Recent Federal Circuit Decision Illustrates Challenges in Proving Obviousness
This non-precedential decision is of interest not for any new exposition of patent law but merely as a convenient marker to demonstrate how far the pendulum has swung away from the recent loose standards allowing disparate references to be combined to support an obvious rejection of a patent claim. In the district court below, a bench trial on a Hatch-Waxman infringement suit brought against defendants Dr. Reddy’s and Teva by Genzyme and Sanofi resulted in a decision for the plaintiffs. The court held that the defendants had failed to prove that the sole claim in issue (claim 19) was invalid for obviousness and as infringement was not disputed the verdict of infringement was entered. The technology in the case related to a method for mobilizing and harvesting stem cells in a subject by first treating the subject with G-CSF and then with plerixafor thereby increasing the number of stem cells available for harvesting from the blood for use in treating leukemia by transplantation.
The defendants had relied on a combination of references to effectuate an obviousness defense. In a first combination, a paper by Hendrix et al. was cited to show that plerixafor produced increased white blood cells (WBCs) in the circulation. The authors suggested that the action of this agent may cause “release of WBCs from the endothelium and/or stem cells from bone marrow.” (emphasis added). To this was added the teaching from US Patent No. 5,824,304 to the effect that an antibody blocking agent which disrupts the anchoring of stem cells through a different receptor in conjunction with treatment with G-CSF achieved mobilization of stem cells in the peripheral blood. The district court did not find this combination persuasive first holding that the use of different receptors in their mode of action, the different end uses (transfusion vs. HIV) and the failure of the Hendrix researchers to actually test for the presence of stem cells in the blood made the two references non-analogous art.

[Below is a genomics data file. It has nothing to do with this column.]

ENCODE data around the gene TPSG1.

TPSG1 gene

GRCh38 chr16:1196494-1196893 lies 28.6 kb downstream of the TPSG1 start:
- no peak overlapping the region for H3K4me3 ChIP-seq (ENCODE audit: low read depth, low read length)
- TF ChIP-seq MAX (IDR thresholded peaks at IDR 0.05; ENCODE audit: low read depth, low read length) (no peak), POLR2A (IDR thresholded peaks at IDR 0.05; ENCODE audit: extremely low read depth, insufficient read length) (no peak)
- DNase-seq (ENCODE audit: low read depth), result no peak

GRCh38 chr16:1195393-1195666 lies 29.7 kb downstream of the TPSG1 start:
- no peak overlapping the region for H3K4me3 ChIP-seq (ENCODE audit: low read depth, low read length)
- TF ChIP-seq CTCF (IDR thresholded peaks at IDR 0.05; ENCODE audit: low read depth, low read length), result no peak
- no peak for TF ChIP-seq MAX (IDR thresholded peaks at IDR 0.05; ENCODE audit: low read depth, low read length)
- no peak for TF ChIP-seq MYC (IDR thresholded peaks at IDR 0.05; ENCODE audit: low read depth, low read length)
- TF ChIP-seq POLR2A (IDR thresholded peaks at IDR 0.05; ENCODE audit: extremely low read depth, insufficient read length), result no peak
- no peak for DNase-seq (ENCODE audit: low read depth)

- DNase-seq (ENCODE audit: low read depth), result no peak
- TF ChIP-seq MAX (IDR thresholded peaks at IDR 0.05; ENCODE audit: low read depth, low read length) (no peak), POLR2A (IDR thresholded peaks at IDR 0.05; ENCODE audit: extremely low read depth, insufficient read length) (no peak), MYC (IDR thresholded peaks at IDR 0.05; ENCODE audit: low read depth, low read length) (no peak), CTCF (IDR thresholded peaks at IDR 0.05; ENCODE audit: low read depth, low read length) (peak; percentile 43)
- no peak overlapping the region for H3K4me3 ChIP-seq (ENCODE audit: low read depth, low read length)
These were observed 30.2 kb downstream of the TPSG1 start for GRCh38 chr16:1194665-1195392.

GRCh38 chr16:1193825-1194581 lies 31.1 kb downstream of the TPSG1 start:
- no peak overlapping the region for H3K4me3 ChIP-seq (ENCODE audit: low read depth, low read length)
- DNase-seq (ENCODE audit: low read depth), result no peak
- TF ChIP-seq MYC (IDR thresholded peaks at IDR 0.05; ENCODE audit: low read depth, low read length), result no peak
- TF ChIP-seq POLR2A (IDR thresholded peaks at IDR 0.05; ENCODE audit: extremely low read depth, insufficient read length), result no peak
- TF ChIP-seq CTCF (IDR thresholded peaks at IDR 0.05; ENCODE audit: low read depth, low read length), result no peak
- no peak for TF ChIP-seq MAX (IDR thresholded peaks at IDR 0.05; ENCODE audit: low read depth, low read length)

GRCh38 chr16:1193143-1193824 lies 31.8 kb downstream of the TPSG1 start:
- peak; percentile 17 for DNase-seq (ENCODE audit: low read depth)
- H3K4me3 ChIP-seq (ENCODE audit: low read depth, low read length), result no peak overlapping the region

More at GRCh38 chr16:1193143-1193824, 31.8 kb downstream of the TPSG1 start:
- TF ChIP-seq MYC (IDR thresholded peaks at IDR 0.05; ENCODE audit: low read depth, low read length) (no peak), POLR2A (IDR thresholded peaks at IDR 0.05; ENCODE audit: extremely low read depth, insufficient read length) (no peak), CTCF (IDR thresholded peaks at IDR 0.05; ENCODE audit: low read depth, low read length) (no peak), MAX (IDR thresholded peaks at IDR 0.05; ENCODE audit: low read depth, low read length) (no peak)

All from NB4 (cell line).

Additionally, the court further held that, even if the references should be considered analogous art, the fact that numerous failed attempts littered the stem cell mobilization and harvesting art which would have made a person of ordinary skill in that art believe that combining the references as suggested could not be done with any reasonable expectation of success.
A unanimous panel of the CAFC affirmed this decision after review employing the clear error standard. The CAFC followed the district court’s analysis and accepted all the distinctions found over the combined references that negated what appears on the surface to be a reasonable combination of teachings as to the action of the two agents, plexiform and G-CSF, in mobilizing stem cells in the circulation. If in fact we can expect more decisions from the CAFC supporting the validity of patents in situations involving obviousness considerations, then we may at last be free of the restrictive holdings on patentability which followed the few Supreme Court decisions on obviousness which led to this judicial headwind.